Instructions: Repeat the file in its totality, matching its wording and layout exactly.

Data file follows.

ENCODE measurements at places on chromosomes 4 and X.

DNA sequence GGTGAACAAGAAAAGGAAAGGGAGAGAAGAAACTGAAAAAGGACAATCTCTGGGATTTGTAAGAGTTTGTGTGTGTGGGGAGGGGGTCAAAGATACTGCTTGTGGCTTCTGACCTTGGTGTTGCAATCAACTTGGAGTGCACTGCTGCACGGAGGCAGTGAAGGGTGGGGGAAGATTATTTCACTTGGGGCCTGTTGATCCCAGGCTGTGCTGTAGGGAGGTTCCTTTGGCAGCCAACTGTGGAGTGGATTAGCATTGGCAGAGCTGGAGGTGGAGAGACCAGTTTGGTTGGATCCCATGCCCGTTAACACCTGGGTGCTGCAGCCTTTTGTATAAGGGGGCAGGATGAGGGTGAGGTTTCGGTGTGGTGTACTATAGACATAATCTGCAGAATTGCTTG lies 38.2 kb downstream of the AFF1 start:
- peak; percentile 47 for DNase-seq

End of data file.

ENCODE measurements at places on chromosomes 4 and X.

DNA sequence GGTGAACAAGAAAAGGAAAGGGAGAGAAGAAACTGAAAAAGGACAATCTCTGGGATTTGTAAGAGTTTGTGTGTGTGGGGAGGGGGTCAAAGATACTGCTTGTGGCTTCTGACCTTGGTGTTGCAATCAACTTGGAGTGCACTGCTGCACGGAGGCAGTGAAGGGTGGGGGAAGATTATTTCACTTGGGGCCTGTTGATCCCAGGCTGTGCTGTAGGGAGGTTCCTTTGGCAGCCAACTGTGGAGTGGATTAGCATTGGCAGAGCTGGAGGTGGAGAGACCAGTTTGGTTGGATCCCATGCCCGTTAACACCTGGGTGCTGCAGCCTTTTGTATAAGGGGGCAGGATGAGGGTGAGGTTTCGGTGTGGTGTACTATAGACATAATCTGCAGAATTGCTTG lies 38.2 kb downstream of the AFF1 start:
- peak; percentile 47 for DNase-seq